The retro-commissioning tune-up industry, which currently totals about $200 million, could become a $4-billion annual market with an energy-savings potential of roughly $30 billion, PCD Engineering President Peter D'Antonio told attendees of the EcoBuild America conference earlier this month in Washington, D.C.
D'Antonio estimated that with building tune-ups costing about $0.30 per square foot and benefits totaling an estimated $0.27 per square foot, there is an expected payback period of 1.1 years. "That's a pretty stellar return on investment."
D'Antonio outlined several benefits associated with commissioning, including the following: reduced operational cost; reduced greenhouse-gas emissions; improved comfort; mitigated problems with indoor air quality; increased operations-and-maintenance staff knowledge; decreased labor costs via increased productivity; increased asset value; and utility incentives. However, D'Antonio explained that there are several barriers to market expansion:
- Lack of owner awareness of what retrocommissioning is, what the need for it is, and what the value of it is.
- Insufficient provider consistency of service.
- Varied and competing certification programs.
- Lack of mandates (i.e., codes, policy, etc.).
- Cost (lack of available funds to pay for it).
D'Antonio emphasized that there are several opportunities for savings through identifying and fixing such problems as duct leakage; heating, ventilating, and air-conditioning (HVAC) being left on when spaces are unoccupied; dampers not working properly; insufficient evaporator airflow; and software programming errors. Other problems can involve valve leakage, air-cooled condenser fouling, improper refrigerant charge, and lights being left on when spaces are not occupied.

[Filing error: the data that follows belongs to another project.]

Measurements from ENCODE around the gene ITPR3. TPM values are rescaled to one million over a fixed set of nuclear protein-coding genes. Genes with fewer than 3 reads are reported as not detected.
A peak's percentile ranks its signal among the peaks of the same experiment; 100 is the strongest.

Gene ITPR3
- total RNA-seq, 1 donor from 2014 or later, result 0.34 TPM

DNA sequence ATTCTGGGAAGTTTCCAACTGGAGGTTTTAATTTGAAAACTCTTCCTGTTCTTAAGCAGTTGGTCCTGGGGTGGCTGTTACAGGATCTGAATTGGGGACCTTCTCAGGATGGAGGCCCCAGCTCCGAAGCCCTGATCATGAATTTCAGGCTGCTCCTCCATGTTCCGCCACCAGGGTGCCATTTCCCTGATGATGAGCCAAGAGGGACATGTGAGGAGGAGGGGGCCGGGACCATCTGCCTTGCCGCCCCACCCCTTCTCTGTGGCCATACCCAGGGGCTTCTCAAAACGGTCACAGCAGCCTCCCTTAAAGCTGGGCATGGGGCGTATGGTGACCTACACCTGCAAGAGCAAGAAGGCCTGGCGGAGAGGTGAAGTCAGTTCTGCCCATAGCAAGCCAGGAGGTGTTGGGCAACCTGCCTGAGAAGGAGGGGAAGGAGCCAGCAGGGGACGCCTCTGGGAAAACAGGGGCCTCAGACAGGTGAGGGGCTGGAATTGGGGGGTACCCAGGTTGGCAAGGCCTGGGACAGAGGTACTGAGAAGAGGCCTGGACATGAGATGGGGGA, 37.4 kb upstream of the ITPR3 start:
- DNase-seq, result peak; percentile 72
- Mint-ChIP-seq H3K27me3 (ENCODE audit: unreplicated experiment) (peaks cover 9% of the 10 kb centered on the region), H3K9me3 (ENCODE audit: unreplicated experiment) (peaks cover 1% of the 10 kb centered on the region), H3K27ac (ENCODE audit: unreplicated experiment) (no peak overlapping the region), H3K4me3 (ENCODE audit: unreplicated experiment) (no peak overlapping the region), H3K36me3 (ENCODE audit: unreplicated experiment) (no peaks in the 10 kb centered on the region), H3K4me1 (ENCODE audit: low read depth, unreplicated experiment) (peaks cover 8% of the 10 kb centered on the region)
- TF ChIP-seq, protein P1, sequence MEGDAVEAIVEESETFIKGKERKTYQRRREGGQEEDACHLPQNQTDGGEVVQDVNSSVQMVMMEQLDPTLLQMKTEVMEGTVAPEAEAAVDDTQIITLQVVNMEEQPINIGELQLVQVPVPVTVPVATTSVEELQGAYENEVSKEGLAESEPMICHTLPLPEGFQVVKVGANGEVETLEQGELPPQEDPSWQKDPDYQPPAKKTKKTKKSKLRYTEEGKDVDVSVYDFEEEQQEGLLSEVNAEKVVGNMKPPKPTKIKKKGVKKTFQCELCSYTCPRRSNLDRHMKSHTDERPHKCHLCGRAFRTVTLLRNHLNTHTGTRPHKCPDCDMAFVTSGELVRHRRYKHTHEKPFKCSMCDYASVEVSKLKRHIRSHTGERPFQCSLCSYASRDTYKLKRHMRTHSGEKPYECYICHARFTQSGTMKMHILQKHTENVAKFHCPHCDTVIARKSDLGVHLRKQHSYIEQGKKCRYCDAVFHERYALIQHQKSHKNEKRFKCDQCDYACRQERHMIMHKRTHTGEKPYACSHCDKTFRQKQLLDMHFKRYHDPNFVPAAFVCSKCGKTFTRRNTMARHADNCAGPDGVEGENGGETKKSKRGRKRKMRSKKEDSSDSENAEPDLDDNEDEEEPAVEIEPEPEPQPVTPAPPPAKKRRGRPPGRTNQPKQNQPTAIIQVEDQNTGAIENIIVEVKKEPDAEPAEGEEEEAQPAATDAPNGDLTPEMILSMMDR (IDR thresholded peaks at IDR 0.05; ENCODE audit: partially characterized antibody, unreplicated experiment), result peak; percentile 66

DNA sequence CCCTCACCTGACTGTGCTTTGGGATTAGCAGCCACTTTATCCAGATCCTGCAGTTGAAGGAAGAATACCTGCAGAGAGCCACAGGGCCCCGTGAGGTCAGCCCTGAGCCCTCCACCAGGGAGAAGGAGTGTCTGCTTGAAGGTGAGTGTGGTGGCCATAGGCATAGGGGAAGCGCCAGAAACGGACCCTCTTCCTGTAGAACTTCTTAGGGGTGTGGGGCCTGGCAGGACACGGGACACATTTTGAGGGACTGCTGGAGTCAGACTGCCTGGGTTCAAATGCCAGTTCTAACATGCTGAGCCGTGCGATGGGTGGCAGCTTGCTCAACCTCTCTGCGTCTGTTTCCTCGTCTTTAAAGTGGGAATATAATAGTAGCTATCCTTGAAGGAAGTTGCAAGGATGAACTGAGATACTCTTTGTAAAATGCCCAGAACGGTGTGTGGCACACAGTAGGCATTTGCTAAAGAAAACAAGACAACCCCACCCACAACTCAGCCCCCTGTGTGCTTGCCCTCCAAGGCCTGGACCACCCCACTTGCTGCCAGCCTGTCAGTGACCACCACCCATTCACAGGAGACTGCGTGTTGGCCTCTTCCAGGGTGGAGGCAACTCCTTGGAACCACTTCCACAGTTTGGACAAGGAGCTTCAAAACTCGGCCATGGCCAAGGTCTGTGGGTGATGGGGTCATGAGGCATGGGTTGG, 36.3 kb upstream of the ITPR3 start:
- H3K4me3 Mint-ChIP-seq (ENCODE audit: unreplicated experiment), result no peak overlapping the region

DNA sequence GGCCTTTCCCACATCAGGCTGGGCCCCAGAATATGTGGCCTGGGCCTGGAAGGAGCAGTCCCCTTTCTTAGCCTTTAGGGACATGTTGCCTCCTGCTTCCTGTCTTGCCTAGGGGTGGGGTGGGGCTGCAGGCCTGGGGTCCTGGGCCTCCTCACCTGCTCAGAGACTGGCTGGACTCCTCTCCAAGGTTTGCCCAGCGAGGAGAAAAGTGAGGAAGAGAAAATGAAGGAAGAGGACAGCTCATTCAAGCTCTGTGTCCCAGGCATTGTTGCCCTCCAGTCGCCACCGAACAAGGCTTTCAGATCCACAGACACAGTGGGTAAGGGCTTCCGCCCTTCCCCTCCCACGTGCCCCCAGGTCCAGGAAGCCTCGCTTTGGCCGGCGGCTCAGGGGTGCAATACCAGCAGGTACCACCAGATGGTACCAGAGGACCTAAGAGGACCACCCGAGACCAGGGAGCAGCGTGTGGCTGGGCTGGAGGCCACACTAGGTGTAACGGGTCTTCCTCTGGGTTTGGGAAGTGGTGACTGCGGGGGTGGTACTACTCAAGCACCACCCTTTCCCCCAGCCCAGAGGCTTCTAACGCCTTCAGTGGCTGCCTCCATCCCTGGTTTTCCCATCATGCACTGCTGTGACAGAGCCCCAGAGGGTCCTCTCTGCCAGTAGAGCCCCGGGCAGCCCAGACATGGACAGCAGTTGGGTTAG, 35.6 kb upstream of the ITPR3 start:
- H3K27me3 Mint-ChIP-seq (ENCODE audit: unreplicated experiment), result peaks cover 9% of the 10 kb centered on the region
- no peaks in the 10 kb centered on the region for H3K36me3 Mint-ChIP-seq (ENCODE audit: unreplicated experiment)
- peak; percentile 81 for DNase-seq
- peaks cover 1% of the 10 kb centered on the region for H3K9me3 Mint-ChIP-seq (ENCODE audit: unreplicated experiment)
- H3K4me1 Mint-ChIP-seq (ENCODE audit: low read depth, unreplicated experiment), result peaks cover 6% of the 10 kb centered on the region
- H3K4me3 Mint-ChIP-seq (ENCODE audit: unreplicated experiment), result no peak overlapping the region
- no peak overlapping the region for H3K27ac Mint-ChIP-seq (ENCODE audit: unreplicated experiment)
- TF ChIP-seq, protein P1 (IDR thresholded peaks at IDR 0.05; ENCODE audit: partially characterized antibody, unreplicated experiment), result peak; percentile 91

When selecting tune-up providers, D'Antonio stressed the importance of finding a provider who is considered objective, has direct and relevant experience, possesses communication/conflict-resolution skills, has adequate organizational skills, and has a forensic personality.
Buildings that are prime candidates for cost-effective tune-ups include those that exceed 50,000 square feet, have unjustified high energy use, have energy systems that fail frequently, yield excessive occupant-comfort complaints, has a building staff that knows the problems but lacks the time to fix them, among other problems.
Additional coverage EcoBuild America is available to Green Building Insider subscribers at www.greenbuildinginsider.com.